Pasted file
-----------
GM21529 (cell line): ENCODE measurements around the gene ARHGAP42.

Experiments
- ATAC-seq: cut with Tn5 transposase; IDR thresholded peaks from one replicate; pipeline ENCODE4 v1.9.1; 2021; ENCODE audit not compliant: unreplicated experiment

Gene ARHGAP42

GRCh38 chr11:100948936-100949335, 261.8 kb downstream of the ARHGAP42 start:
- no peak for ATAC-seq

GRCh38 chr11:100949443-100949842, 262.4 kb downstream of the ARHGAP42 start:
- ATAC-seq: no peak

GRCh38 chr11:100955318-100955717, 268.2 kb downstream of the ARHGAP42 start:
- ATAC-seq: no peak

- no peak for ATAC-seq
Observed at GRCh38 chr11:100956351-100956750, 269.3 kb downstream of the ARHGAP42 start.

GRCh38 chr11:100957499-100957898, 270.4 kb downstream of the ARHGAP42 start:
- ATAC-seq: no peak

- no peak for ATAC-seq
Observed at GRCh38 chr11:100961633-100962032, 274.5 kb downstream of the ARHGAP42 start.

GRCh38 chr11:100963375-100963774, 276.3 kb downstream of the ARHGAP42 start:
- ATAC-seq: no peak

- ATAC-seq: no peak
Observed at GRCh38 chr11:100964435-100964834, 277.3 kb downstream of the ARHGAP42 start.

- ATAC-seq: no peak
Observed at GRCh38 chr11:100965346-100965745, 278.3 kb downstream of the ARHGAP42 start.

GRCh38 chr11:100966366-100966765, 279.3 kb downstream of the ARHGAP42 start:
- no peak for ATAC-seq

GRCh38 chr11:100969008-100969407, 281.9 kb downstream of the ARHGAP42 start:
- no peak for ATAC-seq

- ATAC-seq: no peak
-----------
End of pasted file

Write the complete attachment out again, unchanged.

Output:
GM21529 (cell line): ENCODE measurements around the gene ARHGAP42.

Experiments
- ATAC-seq: cut with Tn5 transposase; IDR thresholded peaks from one replicate; pipeline ENCODE4 v1.9.1; 2021; ENCODE audit not compliant: unreplicated experiment

Gene ARHGAP42

GRCh38 chr11:100948936-100949335, 261.8 kb downstream of the ARHGAP42 start:
- no peak for ATAC-seq

GRCh38 chr11:100949443-100949842, 262.4 kb downstream of the ARHGAP42 start:
- ATAC-seq: no peak

GRCh38 chr11:100955318-100955717, 268.2 kb downstream of the ARHGAP42 start:
- ATAC-seq: no peak

- no peak for ATAC-seq
Observed at GRCh38 chr11:100956351-100956750, 269.3 kb downstream of the ARHGAP42 start.

GRCh38 chr11:100957499-100957898, 270.4 kb downstream of the ARHGAP42 start:
- ATAC-seq: no peak

- no peak for ATAC-seq
Observed at GRCh38 chr11:100961633-100962032, 274.5 kb downstream of the ARHGAP42 start.

GRCh38 chr11:100963375-100963774, 276.3 kb downstream of the ARHGAP42 start:
- ATAC-seq: no peak

- ATAC-seq: no peak
Observed at GRCh38 chr11:100964435-100964834, 277.3 kb downstream of the ARHGAP42 start.

- ATAC-seq: no peak
Observed at GRCh38 chr11:100965346-100965745, 278.3 kb downstream of the ARHGAP42 start.

GRCh38 chr11:100966366-100966765, 279.3 kb downstream of the ARHGAP42 start:
- no peak for ATAC-seq

GRCh38 chr11:100969008-100969407, 281.9 kb downstream of the ARHGAP42 start:
- no peak for ATAC-seq

- ATAC-seq: no peak